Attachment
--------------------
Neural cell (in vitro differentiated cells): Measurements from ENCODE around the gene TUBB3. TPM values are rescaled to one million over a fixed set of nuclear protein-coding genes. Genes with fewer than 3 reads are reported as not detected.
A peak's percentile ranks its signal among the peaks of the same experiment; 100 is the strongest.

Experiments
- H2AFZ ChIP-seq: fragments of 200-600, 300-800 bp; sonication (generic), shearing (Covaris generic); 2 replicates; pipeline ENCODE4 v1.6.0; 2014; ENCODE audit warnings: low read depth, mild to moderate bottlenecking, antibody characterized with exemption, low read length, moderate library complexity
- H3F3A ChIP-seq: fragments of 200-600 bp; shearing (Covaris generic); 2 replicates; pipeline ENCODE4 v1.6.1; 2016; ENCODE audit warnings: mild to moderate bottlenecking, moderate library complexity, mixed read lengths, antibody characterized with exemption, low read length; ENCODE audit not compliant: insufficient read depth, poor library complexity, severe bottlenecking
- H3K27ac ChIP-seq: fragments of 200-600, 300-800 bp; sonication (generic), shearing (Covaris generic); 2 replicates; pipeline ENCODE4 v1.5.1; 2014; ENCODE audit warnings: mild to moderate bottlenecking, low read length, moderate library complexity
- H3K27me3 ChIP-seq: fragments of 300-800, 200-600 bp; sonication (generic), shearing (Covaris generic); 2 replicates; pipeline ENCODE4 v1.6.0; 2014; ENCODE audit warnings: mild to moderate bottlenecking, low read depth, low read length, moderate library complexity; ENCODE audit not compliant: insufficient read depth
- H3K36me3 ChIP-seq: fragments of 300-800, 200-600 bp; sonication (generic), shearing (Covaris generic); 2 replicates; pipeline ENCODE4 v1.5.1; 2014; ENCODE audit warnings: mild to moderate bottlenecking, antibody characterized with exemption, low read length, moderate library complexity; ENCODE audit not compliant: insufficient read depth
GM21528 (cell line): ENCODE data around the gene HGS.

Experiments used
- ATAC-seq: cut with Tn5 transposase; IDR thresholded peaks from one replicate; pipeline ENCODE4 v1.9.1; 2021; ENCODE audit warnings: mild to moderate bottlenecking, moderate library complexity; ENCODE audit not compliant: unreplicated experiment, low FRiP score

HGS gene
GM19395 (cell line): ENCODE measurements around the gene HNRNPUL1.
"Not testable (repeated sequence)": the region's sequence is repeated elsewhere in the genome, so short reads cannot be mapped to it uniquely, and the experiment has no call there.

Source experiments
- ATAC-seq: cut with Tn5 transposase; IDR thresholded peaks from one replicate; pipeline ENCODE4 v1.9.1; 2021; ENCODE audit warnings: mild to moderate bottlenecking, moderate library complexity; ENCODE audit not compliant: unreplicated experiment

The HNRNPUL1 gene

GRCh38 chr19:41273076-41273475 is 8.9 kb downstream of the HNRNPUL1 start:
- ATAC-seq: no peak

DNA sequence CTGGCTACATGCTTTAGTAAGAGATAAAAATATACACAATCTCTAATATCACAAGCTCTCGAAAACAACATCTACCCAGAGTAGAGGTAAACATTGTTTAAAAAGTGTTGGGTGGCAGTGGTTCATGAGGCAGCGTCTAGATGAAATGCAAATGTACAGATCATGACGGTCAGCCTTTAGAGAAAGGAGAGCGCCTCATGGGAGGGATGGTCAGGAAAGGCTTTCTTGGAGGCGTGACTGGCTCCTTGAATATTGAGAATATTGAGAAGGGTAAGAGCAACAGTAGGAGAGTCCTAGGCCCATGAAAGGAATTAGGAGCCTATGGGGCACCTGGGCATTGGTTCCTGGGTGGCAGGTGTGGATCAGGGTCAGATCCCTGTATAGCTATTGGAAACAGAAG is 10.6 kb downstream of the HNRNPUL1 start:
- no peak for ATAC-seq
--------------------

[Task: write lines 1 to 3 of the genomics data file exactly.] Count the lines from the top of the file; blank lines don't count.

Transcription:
Neural cell (in vitro differentiated cells): Measurements from ENCODE around the gene TUBB3. TPM values are rescaled to one million over a fixed set of nuclear protein-coding genes. Genes with fewer than 3 reads are reported as not detected.
A peak's percentile ranks its signal among the peaks of the same experiment; 100 is the strongest.

Experiments